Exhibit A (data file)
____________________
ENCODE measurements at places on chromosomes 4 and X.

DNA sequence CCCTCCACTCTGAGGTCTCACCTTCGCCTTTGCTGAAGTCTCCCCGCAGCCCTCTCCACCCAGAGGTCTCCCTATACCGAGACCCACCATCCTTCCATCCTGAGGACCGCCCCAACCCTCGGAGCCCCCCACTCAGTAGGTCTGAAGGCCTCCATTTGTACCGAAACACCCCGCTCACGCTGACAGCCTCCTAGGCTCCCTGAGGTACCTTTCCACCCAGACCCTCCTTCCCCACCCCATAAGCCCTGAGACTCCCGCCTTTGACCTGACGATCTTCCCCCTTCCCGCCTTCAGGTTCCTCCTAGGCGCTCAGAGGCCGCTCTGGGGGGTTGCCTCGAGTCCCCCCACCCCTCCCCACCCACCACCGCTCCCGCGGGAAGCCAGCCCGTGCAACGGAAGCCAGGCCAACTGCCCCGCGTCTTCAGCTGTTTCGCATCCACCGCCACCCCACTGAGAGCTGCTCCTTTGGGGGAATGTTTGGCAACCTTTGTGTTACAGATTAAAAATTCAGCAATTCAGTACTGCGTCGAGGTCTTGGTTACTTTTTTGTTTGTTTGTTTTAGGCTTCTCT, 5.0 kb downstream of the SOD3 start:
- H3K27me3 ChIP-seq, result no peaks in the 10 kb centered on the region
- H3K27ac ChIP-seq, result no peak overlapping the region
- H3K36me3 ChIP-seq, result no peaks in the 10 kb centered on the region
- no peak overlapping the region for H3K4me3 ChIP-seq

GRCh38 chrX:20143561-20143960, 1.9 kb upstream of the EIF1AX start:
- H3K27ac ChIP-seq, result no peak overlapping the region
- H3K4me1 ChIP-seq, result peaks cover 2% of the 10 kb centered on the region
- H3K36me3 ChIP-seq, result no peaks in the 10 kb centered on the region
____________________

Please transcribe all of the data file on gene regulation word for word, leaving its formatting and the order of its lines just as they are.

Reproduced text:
ENCODE measurements at places on chromosomes 4 and X.

DNA sequence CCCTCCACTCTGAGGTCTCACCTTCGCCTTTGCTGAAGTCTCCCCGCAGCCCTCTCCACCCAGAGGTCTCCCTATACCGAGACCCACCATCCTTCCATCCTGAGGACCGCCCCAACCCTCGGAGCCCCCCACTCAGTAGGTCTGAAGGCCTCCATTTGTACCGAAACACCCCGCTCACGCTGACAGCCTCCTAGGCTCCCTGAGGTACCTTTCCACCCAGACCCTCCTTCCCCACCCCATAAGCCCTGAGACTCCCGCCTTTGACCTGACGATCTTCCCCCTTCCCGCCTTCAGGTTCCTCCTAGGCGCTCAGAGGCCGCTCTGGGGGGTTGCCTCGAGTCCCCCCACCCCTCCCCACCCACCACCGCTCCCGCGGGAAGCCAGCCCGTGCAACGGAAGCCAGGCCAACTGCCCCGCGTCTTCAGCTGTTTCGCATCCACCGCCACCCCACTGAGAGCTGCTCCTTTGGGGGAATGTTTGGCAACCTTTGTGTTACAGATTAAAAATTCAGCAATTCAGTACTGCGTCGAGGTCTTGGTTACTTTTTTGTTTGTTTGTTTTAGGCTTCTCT, 5.0 kb downstream of the SOD3 start:
- H3K27me3 ChIP-seq, result no peaks in the 10 kb centered on the region
- H3K27ac ChIP-seq, result no peak overlapping the region
- H3K36me3 ChIP-seq, result no peaks in the 10 kb centered on the region
- no peak overlapping the region for H3K4me3 ChIP-seq

GRCh38 chrX:20143561-20143960, 1.9 kb upstream of the EIF1AX start:
- H3K27ac ChIP-seq, result no peak overlapping the region
- H3K4me1 ChIP-seq, result peaks cover 2% of the 10 kb centered on the region
- H3K36me3 ChIP-seq, result no peaks in the 10 kb centered on the region